The often-spoken phrase ‘sports and politics don’t mix’ is used as a warning to keep both worlds apart so as not to damage the purity of athletic pursuits.
However newly-elected Liberal federal member for the Sydney seat of Reid, Fiona Barbouttis-Martin embraces how her family has achieved success in both pursuits.
The Greek Australian federal politician is the daughter of George Barbouttis who played for Pan Hellenic, now Sydney Olympic and was a member of the Socceroos squad in the early 70’s.
Speaking to Neos Kosmos from Canberra, Barbouttis-Martin revealed how sports and politics go hand in hand in her family.
“I love soccer. I grew up watching soccer every weekend and some weeknights. I lived and breathed soccer,” she said. “It’s in my blood quite literally. We are very proud Australians but also very proud Australians with Greek heritage as well. My grandfather, my pappou was actually involved in politics. He was an alderman, a local councillor in Newcastle so I think maybe the politics is there from way back. So politics and soccer is in the blood. Does that sound like a real Greek?”
Barbouttis-Martin feels strongly about her Greek heritage and feels it will be a guiding force during her political career.
“My grandfather and grandmother migrated from Kastellorizo, they came to Australia to escape war,” she said. “They came across at different times but my grandfather came to Australia in 1926 and went to Newcastle. So in many ways their migrant stories, what they went through, the sacrifices they made and the story of survival informs me and shapes me. So I think that will help me make informed decisions that will ultimately protect this wonderful, beautiful country that we live in.”
Since Barbouttis-Martin was sworn in after her victory in Reid she has attended a number of Greek functions such as the Saint Sophia Cathedral Restoration Appeal to raise funds for the church that opened on 27 May 1927 in Paddington as the first Greek Orthodox Church in Australia. Barbouttis-Martin revealed how helping support the fundraising effort had a profound effect.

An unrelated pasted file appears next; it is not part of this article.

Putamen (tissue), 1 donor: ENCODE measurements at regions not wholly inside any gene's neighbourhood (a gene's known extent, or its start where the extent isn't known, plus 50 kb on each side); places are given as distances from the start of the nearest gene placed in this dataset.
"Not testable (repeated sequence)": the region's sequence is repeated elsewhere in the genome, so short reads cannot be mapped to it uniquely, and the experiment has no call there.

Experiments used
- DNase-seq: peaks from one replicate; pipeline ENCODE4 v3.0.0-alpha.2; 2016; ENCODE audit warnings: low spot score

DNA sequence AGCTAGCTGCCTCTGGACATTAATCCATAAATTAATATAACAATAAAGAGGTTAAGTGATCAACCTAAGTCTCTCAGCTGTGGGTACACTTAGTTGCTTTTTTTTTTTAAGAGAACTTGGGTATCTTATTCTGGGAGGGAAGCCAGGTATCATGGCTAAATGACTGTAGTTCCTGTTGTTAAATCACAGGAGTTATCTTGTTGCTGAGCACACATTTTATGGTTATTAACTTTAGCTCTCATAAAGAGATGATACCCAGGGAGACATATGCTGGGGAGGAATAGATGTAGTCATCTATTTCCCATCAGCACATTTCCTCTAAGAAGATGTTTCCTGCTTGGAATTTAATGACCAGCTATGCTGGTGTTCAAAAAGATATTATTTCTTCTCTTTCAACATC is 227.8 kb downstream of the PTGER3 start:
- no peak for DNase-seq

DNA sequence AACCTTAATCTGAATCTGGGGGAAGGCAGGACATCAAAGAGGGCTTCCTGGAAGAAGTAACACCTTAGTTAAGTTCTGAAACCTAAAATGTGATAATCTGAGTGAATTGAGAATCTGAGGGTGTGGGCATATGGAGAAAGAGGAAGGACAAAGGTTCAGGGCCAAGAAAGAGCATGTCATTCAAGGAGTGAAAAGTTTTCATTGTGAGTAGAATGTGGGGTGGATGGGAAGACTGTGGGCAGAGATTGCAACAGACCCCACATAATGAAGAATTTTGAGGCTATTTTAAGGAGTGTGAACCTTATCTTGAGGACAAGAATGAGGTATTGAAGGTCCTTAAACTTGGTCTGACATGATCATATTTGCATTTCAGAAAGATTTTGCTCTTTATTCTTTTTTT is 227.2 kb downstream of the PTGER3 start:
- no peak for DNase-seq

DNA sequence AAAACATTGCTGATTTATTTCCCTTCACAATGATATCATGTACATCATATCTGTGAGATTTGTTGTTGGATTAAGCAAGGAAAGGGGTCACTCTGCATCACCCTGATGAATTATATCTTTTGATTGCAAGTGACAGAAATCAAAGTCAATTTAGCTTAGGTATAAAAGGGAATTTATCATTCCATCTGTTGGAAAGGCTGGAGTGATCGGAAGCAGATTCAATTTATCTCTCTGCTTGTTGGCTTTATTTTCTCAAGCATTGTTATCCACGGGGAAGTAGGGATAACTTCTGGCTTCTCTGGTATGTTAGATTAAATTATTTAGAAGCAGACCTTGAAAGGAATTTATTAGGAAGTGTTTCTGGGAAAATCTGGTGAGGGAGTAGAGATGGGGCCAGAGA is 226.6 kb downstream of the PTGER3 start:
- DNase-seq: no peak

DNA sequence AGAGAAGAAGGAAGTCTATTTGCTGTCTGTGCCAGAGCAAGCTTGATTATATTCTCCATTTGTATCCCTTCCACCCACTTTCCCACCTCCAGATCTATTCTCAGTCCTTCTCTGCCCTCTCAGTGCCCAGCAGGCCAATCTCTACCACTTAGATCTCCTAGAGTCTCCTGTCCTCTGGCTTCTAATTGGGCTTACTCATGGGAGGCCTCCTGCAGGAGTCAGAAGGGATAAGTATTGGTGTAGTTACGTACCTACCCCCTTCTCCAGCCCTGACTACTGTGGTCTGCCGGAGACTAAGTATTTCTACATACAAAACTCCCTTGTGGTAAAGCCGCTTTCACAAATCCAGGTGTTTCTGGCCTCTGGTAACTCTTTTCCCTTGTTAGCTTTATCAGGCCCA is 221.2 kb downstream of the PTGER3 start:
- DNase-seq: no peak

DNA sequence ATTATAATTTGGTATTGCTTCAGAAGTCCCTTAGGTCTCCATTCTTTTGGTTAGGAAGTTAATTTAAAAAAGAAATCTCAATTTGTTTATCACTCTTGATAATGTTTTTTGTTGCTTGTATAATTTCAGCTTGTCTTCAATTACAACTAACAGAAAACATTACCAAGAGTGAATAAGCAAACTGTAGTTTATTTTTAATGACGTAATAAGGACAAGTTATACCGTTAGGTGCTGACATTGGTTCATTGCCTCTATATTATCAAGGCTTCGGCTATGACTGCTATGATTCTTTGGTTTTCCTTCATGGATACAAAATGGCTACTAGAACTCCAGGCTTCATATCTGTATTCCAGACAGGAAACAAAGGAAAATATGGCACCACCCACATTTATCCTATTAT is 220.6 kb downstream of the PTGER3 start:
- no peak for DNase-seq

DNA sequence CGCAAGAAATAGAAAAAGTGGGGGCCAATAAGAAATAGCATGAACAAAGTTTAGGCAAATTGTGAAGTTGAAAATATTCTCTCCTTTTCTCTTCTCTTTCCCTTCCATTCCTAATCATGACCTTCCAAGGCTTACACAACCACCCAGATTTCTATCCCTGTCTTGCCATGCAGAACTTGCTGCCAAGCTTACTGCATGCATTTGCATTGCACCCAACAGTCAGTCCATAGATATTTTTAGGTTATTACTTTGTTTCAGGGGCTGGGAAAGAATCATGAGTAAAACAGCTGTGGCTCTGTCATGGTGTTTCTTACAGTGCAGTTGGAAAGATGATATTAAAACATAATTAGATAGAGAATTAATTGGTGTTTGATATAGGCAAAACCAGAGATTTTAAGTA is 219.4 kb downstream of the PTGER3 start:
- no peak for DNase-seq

“I’m pretty confident that my pappou would have visited that church,” she said. “It’s a historical building and has been recognised by the national trust. It wasn’t just about going to church; it was much more than that and provided a lot of support for Greeks who just migrated to Australia. A lot of Greeks went to that Cathedral to find accommodation, to learn to speak English and to work out where to get a job. It’s very important to keep the Greek story and history alive.”
Before she was born, Fiona’s father George Barbouttis, was a talented defender who Socceroos legend Johnny Warren once described as the most talented Greek Australian player he ever saw play. He was close to signing for PAOK and Panathinaikos but homesickness stopped him from joining the former, while making a dream move to the latter was thwarted by one of the world’s greatest ever footballers.
“I went to Greece in 1970 where PAOK Thessaloniki were interested in me and I had signed a contract,” he told Neos Kosmos. “It was my first trip away from home and I felt very lonely and I decided to come back home. Then in 1973 I had three months with Panathinaikos. I trained every day with the top players like Domazos but the coach Ference Puskas said ‘you can stay but we are not interested in paying a transfer fee’ so I had to come back.”
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Barbouttis was also part of the Socceroos squad that was in preparation for Germany 1974 but wasn’t selected.
“Heartbreaking wasn’t the word,” he said about missing out on being part of Australia’s first ever World Cup appearance. “At one point I was on the bench for the Socceroos when Wolverhampton Wanderers visited Australia but I had an appendix attack and didn’t get on the field. Then in 1973 when the team was announced by Rale Rasic I missed out because of my fitness and he chose Ivo Rudic. So I gave the game away from that reason. I then got married and had three daughters.”
One of those daughters is Fiona Barbouttis-Martin and, ahead of her first maiden speech in parliament, George Barbouttis revealed how her recent election win outweighed any of his sporting achievements.
“I thought being selected in the Australian squad in 1970 and 1971 was a great honour bestowed upon me,” he said. “But my daughter’s selection in parliament is much, much greater. That’s how proud I am that my daughter is a member of parliament after a very short campaign which was five weeks. All the family got behind her during that time and supported her by handing out leaflets, letter box dropping and on the day of the election we were all in the booths.”
Meanwhile, Greek Australian senator Arthur Sinodinos believes Barbouttis-Martin’s political career will benefit from having a sporting background.
“It shows that Fiona comes from a family of high achievers,” he told Neos Kosmos. “It’s wonderful that she decided to be of service to the public in this way and she will build on her already considerable achievements. I’m looking forward to reading a very good chapter in the Fiona Martin-Barbouttis story.”